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Email Attacks Use Fake VAT Returns to Deliver Malware

Domain-based Message Authentication, Reporting and Conformance (DMARC) is designed to stop phishing. One of the most phished domain names in the world is the UK tax office, HMRC (@HMRC.gov.uk). HMRC has implemented DMARC to counter this phishing, and in November 2016 it announced, "We have already managed to reduce phishing emails by 300 million this year through spearheading the use of DMARC. It allows us and email service providers to identify fraudulent emails purporting to be from genuine HMRC domains and prevent their delivery to customers."

But DMARC is clearly no silver bullet. On October 13, 2017, Trustwave's SpiderLabs described a very recent, albeit short-lived, HMRC-based phishing campaign. "On 6th September, 2017, scammers launched a phishing attack using spoofed e-mail messages appearing to come from a HMRC support service domain and containing links to the infamous JRAT malware disguised as a VAT return document."

On that same day, the scammers registered the HMRC-lookalike domain hmirc-gov.co.uk from the LCN registrar. The phishing messages sent to targets were sent from this domain. They were from 'HMRC Business Help and Support Email' with the subject 'VAT Return Query'.

The content says, "Thank you for sending you VAT Return Online but there some queries about your submission. Kindly review the outlined errors in the attached document, correct and resubmit." It contains just two easily missed typographical/grammatical errors.

In reality, there is no attachment to the email. "The illusion of the attachment that can be seen in the message body," writes SpiderLabs, "is achieved using an embedded HTML image that is rigged with a URL pointing to the Microsoft OneDrive file sharing service." Attempting to access the non-existent attachment points the user to the OneDrive service and automatically downloads a file labeled 'VAT RETURN QUERY.ZIP'.

That file contains the JRAT bot. This version has an anti-anlysis mechanism and adds the process name to the 'Image File Execution' registry key so that scvhost.exe is executed instead.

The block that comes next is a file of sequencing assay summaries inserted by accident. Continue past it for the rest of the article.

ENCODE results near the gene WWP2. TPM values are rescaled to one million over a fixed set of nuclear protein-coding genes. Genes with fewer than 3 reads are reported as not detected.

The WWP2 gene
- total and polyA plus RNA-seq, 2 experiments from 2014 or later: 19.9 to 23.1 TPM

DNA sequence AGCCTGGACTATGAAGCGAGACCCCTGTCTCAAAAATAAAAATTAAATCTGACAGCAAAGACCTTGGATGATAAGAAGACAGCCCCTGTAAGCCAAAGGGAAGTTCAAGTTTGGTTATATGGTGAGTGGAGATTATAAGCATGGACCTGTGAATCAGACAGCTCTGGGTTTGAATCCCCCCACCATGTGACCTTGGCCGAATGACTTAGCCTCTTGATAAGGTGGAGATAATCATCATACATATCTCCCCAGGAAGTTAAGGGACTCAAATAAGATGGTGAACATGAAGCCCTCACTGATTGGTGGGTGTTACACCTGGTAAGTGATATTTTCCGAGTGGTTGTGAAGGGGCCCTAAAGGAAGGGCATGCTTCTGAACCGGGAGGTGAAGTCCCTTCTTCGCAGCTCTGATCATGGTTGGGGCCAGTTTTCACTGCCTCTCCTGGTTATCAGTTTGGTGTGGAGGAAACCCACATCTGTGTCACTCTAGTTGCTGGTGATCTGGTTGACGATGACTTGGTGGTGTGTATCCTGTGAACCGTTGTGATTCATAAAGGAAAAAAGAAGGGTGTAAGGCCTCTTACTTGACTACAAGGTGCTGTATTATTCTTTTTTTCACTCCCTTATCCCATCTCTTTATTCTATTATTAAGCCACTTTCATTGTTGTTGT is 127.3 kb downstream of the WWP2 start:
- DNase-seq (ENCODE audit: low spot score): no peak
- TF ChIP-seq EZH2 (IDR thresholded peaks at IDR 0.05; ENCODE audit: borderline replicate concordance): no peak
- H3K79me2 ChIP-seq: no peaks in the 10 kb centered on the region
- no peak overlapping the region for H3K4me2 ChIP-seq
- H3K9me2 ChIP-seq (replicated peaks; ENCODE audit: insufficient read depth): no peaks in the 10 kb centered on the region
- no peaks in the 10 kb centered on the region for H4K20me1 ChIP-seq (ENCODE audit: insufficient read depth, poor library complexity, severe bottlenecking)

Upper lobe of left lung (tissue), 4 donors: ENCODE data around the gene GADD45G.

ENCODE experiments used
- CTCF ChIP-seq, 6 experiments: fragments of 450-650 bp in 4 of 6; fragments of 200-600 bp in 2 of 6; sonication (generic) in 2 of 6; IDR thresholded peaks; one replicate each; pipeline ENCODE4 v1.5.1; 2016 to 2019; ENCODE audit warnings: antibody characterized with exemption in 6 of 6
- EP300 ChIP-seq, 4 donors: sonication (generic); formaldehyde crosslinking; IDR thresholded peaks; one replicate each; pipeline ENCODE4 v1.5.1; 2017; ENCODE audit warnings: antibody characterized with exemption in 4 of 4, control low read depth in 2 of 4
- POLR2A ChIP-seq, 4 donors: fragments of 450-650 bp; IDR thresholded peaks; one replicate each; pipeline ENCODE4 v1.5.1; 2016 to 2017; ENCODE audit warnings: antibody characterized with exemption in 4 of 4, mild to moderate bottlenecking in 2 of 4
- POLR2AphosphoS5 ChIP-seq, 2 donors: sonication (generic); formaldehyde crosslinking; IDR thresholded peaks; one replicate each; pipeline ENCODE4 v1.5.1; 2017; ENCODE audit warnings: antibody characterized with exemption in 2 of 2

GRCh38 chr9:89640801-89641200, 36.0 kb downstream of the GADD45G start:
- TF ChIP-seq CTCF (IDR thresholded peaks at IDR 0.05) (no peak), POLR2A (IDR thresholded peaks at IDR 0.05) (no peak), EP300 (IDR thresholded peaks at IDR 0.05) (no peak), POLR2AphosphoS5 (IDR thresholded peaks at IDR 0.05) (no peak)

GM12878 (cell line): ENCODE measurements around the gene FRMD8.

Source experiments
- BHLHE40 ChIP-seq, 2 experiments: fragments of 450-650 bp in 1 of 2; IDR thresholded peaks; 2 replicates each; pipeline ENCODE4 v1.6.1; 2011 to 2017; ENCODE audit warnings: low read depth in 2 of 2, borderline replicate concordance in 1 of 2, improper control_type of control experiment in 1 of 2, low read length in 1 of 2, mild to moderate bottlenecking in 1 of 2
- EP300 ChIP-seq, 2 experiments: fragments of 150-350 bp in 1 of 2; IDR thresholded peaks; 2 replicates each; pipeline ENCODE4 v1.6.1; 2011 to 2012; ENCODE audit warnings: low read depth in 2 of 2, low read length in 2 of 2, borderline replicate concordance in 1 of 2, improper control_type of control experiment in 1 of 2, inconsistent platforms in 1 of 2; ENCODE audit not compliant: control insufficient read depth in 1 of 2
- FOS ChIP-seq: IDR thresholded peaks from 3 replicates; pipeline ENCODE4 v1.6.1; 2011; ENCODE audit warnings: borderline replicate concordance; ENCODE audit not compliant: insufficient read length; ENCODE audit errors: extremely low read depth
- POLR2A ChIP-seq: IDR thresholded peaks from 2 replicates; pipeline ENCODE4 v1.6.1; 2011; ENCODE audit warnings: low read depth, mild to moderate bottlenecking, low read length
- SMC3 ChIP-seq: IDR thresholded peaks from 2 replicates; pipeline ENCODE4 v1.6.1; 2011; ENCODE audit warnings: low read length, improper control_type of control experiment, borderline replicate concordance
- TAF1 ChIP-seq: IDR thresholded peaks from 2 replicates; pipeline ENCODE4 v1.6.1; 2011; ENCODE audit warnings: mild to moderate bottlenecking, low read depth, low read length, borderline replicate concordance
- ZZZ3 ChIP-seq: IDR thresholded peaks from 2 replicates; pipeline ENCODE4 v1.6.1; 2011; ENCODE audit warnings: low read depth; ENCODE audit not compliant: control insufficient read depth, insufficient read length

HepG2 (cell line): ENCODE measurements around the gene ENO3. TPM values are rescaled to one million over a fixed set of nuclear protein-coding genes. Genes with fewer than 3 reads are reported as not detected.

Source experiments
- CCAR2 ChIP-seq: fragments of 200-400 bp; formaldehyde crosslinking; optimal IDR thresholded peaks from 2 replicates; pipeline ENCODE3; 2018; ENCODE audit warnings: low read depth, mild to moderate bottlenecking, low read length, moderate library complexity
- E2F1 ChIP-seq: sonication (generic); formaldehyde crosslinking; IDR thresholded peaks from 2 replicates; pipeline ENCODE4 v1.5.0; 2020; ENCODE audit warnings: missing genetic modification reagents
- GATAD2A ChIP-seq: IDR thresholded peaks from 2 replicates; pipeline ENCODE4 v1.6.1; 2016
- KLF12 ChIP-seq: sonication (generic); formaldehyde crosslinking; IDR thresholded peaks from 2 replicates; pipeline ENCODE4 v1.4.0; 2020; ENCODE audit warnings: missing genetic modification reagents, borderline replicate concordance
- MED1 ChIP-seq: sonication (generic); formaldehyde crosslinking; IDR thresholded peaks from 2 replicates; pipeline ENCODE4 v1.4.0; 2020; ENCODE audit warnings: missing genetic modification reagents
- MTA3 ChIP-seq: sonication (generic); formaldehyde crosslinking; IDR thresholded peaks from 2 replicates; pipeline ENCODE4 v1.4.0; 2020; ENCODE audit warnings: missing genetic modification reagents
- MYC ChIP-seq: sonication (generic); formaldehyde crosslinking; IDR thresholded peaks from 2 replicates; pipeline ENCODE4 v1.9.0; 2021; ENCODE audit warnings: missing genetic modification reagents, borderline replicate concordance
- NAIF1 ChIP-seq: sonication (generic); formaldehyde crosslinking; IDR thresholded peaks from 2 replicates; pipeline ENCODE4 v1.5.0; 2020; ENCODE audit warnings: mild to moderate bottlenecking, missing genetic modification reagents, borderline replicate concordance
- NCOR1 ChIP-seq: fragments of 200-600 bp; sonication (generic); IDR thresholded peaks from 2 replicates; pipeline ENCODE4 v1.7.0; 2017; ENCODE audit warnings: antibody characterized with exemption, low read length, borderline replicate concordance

DMARC can prevent phishing from genuine domains, but cannot prevent phishing from lookalike domains. When SecurityWeek checked the lookalike today, it found the LCN parked page. Technically, it is still registered to the scammers, but with no content. An LCN spokesperson told SecurityWeek that the registry had actually suspended the account after receiving an email on September 7 suggesting something 'fishy' about the domain name. This was just one day after the campaign had begun.

LCN was unable to provide any details on who had registered the domain because it had been registered with 'privacy' -- although it is doubtful whether any details would be accurate. After speaking to SecurityWeek, the LCN spokesperson admitted that the domain should not be reachable, and within five minutes it had disappeared from the internet.

What this episode indicates is that DMARC alone is not sufficient to prevent phishing. It can stop phishing from any domain owned by the spoofed organization, but cannot prevent phishing from look-alike domains. Large and important brands, like HMRC, can try to prevent the availability of look-alikes by registering them themselves or by liaising with registries to prevent them being sold -- but, as this incident shows, it is an almost impossible task.

The problem is so severe that Switzerland-based security firm High-Tech Bridge offers a free AI-based service called Trademark Abuse Radar, that will search for potentially dangerous domains. A search on 'HMRC' today returned a list of 7 HMRC-related domains that appear to be used for cyber-squatting and typosquatting purposes, and a further 24 domains "that seem to be used to conduct phishing attacks against tested domain name or brand."

SecurityWeek asked HMRC to comment on this incident, but have not yet had a reply. If anything is received it will be added to this article.

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Kevin Townsend is a Senior Contributor at SecurityWeek. He has been writing about high tech issues since before the birth of Microsoft. For the last 15 years he has specialized in information security; and has had many thousands of articles published in dozens of different magazines – from The Times and the Financial Times to current and long-gone computer magazines.